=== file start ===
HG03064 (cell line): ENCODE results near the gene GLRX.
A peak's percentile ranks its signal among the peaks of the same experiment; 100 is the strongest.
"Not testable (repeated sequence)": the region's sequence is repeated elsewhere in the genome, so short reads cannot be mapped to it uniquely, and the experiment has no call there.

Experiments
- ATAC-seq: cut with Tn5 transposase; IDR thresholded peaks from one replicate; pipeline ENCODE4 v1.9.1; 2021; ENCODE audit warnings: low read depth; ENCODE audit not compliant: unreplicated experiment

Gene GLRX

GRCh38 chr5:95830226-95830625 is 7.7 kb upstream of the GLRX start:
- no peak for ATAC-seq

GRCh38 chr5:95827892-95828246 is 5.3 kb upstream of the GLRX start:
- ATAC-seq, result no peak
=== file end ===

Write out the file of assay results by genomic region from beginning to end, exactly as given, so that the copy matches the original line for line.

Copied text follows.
HG03064 (cell line): ENCODE results near the gene GLRX.
A peak's percentile ranks its signal among the peaks of the same experiment; 100 is the strongest.
"Not testable (repeated sequence)": the region's sequence is repeated elsewhere in the genome, so short reads cannot be mapped to it uniquely, and the experiment has no call there.

Experiments
- ATAC-seq: cut with Tn5 transposase; IDR thresholded peaks from one replicate; pipeline ENCODE4 v1.9.1; 2021; ENCODE audit warnings: low read depth; ENCODE audit not compliant: unreplicated experiment

Gene GLRX

GRCh38 chr5:95830226-95830625 is 7.7 kb upstream of the GLRX start:
- no peak for ATAC-seq

GRCh38 chr5:95827892-95828246 is 5.3 kb upstream of the GLRX start:
- ATAC-seq, result no peak